Best albums of 1989: #3 The Cure “Disintegration”

For those that only have a cursory knowledge of The Cure, “Disintegration” is likely where they get the impression of the band as dark and dreary, which, not coincidentally, was my own first impression of them.

I distinctly remember an afternoon a few years earlier, a friend of mine from my street excitedly telling me how he was going to see a concert that evening with his older sister. A band that I had never heard of, yes, The Cure, and he rhymed off a litany of songs that, surely, I had heard. And I felt so bad that I hadn’t, that I eventually fibbed when he came to a song or two of which I absolutely must have heard. I finally listened to some of those songs a few years later when I borrowed a couple of CDs off my friend John (or was it Tim): “Staring at the sea”, the early singles collection, and this one, “Disintegration”.

After all the success of their singles in the 1980s and the increased sales of their previous album, “Kiss me kiss me kiss me”, frontman Robert Smith became disenchanted with the idea of his group becoming a successful pop rock band. This and the realization that he was shortly to be turning 30 years old pushed our friend Robert into depression and heavily into psychedelics. He then set out to make a record that reflected his mindset at the time and returned to the dark, goth rock sound The Cure had explored on some of their early records.

Of course, when their labels heard the album, expecting more of the new wave inspired pop they were used to selling, they pushed to delay the album’s release date. Their worries turned out to be needless because “Disintegration” would go on to be the band’s biggest selling record ever. Not only that but it is considered by many to be Smith’s best work, the album finding itself on many lists (yeah, not just this one).

As dark and atmospheric and grandiose as most of “Disintegration” is, the album is not without its singles, and many of these charted quite high. And its from these that I offer my three picks for you, mostly because these are some of my early favourites from the album, indeed, some my earliest favourites ever from the band.


”Fascination street”: That haunting and foreboding bass line, ringing and echoing guitars, sounding very much like the squealing of bats or other creatures of the night, it’s all very dark. The intro carries on well over two minutes, setting a mood to wallow in, before Smith even starts in singing about a night out in New Orleans. “So let’s cut the conversation and get out for a bit, because I feel it all fading and paling, and I’m begging to drag you down with me, to kick the last nail in.” An odd choice for a single but that’s what it was. Elektra, The Cure’s American label, refused the band’s first choice for the album’s first single, which was “Lullaby”, as was it everywhere else in the world besides North America, and went with “Fascination Street” instead. It hit number one on Billboard’s newly established Modern Rock charts and set up “Disintegration” for its unexpected and wild ride on the charts.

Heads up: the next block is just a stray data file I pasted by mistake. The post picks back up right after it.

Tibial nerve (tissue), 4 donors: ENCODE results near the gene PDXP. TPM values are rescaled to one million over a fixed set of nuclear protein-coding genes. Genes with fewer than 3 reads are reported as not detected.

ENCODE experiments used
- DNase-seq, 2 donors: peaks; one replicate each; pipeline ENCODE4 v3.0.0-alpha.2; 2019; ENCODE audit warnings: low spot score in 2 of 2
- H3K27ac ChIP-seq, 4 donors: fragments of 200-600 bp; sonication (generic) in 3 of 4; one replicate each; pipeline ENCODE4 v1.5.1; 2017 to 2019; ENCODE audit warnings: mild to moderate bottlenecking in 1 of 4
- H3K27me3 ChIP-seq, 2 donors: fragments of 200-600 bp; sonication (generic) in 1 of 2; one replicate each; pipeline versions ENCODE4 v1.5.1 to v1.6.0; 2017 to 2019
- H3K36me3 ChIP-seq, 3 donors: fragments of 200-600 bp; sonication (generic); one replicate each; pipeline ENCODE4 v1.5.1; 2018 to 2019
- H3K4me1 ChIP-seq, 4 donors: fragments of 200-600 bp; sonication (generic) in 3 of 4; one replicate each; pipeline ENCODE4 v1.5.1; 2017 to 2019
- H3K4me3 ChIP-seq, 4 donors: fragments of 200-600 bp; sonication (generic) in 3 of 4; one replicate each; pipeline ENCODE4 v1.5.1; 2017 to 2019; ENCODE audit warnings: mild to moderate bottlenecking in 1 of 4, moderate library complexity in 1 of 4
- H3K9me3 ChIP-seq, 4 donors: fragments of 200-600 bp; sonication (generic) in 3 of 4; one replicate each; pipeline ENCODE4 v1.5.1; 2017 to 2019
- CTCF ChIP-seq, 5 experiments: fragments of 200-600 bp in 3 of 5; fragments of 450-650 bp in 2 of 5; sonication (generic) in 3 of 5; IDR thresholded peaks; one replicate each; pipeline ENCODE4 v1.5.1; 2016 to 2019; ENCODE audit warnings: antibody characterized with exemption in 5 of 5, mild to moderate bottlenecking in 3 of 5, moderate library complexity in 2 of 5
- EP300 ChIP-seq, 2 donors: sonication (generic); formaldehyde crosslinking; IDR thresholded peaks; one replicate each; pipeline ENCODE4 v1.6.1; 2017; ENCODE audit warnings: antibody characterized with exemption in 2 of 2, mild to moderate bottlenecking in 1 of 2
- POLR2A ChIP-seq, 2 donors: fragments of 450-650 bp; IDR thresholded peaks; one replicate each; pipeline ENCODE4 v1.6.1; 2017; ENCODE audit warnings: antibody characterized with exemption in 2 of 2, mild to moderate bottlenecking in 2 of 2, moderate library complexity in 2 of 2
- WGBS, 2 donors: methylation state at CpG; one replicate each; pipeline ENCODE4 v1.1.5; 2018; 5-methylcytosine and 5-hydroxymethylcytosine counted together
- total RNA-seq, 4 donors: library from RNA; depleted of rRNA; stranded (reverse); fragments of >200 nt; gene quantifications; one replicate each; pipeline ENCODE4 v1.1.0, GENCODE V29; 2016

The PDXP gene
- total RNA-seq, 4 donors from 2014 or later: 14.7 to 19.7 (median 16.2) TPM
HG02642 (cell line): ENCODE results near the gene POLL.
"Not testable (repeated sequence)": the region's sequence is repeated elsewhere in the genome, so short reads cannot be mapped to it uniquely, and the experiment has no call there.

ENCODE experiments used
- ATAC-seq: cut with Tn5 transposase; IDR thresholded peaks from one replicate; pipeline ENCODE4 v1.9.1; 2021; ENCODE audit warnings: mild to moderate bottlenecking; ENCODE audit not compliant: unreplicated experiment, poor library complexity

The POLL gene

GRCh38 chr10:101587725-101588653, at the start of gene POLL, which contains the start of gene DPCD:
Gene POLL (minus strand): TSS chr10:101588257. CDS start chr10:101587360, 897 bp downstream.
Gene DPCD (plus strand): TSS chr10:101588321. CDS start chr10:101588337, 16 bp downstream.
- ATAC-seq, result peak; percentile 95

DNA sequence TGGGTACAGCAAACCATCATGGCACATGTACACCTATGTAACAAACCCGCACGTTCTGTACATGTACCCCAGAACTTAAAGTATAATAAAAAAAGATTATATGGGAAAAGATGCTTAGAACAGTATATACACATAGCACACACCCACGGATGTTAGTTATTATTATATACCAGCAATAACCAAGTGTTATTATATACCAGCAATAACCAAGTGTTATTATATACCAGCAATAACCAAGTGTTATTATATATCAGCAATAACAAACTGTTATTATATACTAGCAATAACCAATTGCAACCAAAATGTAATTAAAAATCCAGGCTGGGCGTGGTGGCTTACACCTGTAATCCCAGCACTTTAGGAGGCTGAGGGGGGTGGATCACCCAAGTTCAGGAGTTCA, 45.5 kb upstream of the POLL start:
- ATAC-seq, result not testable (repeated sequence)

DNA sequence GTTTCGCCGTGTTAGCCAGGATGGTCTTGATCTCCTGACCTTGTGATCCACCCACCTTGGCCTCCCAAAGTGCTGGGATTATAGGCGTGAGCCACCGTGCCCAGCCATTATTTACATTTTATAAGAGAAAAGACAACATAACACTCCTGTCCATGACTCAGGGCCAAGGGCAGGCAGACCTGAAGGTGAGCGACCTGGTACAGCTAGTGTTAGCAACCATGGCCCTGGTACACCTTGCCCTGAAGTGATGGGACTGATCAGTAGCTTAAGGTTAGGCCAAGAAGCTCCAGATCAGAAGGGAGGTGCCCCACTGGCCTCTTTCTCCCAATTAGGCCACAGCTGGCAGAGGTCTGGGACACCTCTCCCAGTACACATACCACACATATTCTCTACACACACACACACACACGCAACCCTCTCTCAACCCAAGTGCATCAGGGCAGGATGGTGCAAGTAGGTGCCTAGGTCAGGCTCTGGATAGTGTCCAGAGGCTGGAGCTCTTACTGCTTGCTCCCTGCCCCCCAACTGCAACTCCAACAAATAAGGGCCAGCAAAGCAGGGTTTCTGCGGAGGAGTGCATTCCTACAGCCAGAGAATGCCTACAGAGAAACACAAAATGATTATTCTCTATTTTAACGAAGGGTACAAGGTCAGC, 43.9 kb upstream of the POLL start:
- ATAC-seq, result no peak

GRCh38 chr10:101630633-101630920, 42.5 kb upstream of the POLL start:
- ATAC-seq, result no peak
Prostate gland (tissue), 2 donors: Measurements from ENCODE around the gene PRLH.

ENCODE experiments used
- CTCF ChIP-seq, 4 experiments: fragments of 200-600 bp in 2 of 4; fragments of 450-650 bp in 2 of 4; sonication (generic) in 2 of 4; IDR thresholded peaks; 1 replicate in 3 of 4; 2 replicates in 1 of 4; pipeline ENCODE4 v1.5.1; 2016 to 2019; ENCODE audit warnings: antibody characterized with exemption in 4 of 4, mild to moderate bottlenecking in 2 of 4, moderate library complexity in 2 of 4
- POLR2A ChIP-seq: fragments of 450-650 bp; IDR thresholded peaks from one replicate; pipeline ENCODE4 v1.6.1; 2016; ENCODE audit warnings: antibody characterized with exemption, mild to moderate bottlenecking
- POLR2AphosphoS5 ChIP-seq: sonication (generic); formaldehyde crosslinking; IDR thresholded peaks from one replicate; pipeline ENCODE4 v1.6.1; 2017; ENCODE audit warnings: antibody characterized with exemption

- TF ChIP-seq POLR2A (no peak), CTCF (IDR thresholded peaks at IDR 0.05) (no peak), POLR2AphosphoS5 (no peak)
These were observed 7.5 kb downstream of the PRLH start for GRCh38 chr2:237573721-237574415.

”Pictures of you”: Even at seven and a half minutes, this track is not the longest on the album but is quite long for a single. This was the final one to be released off “Disintegration” and it is apparently either about the aftermath of a fire and finding photos or based on an essay by some mystery author whose name is similar to that of Smith’s wife, both tales have been woven by the frontman. The song is a meandering piece that shimmers and wavers in that lovely space that occurs behind your eyelids as you sit in your dimly lit teenaged room, crying over your lost first love. “Remembering you running soft through the night. You were bigger and brighter and whiter than snow and screamed at the make-believe, screamed at the sky and you finally found all your courage to let it all go.” Such beauty in pain.

”Lovesong”: Written by Robert Smith as a gift for his fiancée at the time and now wife, Mary Poole, it is likely the most emotional piece on the album and has been used as a wedding song by more than a few of my friends. When Robert Smith sings, “Whenever I’m alone with you, you make me feel like I am whole again”, you feel as he feels, even with such simple words. It is about as upbeat as “Disintegration” gets and the closest thing to an obvious single but yet doesn’t feel out of place given its big sound. It also has one of my favourite bass lines ever, which wasn’t even ruined for me by younger brother who played it over and over and over after someone had taught it to him.


Check back next Monday for album #2. In the meantime, here are the previous albums in this list:

10. The Jesus And Mary Chain “Automatic”
9. Galaxie 500 “On fire”
8. The Beautiful South  “Welcome to The Beautiful South”